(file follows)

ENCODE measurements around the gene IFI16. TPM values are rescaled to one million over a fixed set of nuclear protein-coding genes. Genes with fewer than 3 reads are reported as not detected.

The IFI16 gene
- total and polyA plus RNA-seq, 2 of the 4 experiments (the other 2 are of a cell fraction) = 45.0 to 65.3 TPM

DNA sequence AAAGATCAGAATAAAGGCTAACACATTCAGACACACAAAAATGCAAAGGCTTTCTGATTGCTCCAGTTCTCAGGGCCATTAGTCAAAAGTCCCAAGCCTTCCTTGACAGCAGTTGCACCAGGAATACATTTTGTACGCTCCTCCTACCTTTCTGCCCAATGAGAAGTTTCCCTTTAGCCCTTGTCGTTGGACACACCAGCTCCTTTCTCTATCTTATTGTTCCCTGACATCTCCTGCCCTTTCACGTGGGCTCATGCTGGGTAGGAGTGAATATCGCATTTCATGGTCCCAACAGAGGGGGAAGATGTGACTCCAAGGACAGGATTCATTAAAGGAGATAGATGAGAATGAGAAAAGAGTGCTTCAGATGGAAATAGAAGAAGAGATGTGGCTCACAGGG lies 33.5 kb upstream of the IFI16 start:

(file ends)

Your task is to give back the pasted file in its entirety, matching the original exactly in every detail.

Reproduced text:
ENCODE measurements around the gene IFI16. TPM values are rescaled to one million over a fixed set of nuclear protein-coding genes. Genes with fewer than 3 reads are reported as not detected.

The IFI16 gene
- total and polyA plus RNA-seq, 2 of the 4 experiments (the other 2 are of a cell fraction) = 45.0 to 65.3 TPM

DNA sequence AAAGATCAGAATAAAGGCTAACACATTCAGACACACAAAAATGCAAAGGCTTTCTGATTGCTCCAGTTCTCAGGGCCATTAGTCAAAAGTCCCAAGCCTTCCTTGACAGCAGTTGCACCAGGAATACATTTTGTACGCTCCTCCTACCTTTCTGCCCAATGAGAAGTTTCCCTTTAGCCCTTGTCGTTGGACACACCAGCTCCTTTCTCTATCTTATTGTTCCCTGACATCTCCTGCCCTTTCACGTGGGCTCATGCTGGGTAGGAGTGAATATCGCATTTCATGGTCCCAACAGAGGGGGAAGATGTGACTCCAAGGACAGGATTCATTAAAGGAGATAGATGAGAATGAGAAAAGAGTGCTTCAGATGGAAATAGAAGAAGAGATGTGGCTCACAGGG lies 33.5 kb upstream of the IFI16 start: